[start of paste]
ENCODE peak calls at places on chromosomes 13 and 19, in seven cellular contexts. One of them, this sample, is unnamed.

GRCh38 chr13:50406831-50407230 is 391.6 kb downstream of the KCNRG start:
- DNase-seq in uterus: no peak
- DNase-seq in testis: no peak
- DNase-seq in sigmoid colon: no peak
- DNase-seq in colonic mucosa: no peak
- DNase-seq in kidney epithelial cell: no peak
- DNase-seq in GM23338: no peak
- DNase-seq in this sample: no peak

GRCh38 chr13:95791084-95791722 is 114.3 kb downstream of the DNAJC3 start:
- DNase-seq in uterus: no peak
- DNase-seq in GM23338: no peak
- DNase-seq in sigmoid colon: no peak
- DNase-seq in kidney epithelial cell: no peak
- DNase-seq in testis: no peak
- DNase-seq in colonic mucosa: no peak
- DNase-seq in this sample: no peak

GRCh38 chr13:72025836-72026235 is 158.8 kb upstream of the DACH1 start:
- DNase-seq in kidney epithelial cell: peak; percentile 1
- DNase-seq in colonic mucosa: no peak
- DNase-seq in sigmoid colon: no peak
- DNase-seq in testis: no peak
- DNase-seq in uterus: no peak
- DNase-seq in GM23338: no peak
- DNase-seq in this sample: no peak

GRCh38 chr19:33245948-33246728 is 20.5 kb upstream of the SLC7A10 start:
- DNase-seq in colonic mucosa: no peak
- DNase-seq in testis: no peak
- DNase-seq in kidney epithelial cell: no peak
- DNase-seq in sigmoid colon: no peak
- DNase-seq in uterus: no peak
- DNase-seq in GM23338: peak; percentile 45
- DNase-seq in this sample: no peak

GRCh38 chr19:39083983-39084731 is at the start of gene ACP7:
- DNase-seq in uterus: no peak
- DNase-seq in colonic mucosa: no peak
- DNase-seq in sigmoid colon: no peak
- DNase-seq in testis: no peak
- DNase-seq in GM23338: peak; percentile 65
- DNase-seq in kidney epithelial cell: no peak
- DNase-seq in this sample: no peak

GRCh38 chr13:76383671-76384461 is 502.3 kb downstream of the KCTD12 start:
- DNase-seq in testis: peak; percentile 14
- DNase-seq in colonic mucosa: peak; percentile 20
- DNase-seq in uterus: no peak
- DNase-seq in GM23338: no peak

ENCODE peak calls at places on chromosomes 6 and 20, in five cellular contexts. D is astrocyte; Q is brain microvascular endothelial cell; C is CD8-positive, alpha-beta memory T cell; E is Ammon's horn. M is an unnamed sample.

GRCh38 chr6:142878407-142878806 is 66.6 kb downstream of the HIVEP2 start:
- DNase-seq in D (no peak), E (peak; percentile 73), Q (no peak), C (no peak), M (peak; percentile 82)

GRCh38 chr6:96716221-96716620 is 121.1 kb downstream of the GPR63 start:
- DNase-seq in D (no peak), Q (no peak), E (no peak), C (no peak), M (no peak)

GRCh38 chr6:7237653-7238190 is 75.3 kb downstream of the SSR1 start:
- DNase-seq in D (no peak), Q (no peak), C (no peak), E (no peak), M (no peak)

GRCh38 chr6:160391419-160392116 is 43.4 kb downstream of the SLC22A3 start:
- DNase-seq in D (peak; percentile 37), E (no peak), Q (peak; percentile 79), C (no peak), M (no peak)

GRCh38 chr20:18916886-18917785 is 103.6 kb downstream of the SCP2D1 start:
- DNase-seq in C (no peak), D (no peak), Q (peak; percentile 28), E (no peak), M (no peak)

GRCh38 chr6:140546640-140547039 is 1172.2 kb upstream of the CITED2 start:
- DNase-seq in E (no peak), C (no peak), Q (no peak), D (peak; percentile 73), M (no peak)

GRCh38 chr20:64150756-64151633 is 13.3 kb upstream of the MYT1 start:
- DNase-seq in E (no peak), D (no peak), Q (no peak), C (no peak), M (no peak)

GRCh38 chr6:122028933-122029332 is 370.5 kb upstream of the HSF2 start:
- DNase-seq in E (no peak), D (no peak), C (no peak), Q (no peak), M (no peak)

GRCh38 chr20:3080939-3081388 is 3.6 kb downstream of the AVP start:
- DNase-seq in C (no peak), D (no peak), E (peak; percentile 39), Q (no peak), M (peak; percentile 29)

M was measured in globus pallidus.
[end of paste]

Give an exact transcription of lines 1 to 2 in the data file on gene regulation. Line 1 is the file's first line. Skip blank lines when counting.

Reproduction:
ENCODE peak calls at places on chromosomes 13 and 19, in seven cellular contexts. One of them, this sample, is unnamed.

GRCh38 chr13:50406831-50407230 is 391.6 kb downstream of the KCNRG start: